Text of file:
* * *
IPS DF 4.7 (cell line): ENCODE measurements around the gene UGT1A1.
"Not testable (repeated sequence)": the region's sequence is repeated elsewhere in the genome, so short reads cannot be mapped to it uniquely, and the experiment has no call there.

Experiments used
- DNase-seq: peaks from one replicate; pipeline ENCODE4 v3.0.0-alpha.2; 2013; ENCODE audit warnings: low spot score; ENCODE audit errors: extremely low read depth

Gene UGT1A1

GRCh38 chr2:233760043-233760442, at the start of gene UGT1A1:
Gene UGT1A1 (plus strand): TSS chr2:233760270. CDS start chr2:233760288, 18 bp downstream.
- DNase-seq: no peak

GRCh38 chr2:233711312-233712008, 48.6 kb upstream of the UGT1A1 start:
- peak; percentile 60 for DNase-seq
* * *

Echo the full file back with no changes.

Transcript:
IPS DF 4.7 (cell line): ENCODE measurements around the gene UGT1A1.
"Not testable (repeated sequence)": the region's sequence is repeated elsewhere in the genome, so short reads cannot be mapped to it uniquely, and the experiment has no call there.

Experiments used
- DNase-seq: peaks from one replicate; pipeline ENCODE4 v3.0.0-alpha.2; 2013; ENCODE audit warnings: low spot score; ENCODE audit errors: extremely low read depth

Gene UGT1A1

GRCh38 chr2:233760043-233760442, at the start of gene UGT1A1:
Gene UGT1A1 (plus strand): TSS chr2:233760270. CDS start chr2:233760288, 18 bp downstream.
- DNase-seq: no peak

GRCh38 chr2:233711312-233712008, 48.6 kb upstream of the UGT1A1 start:
- peak; percentile 60 for DNase-seq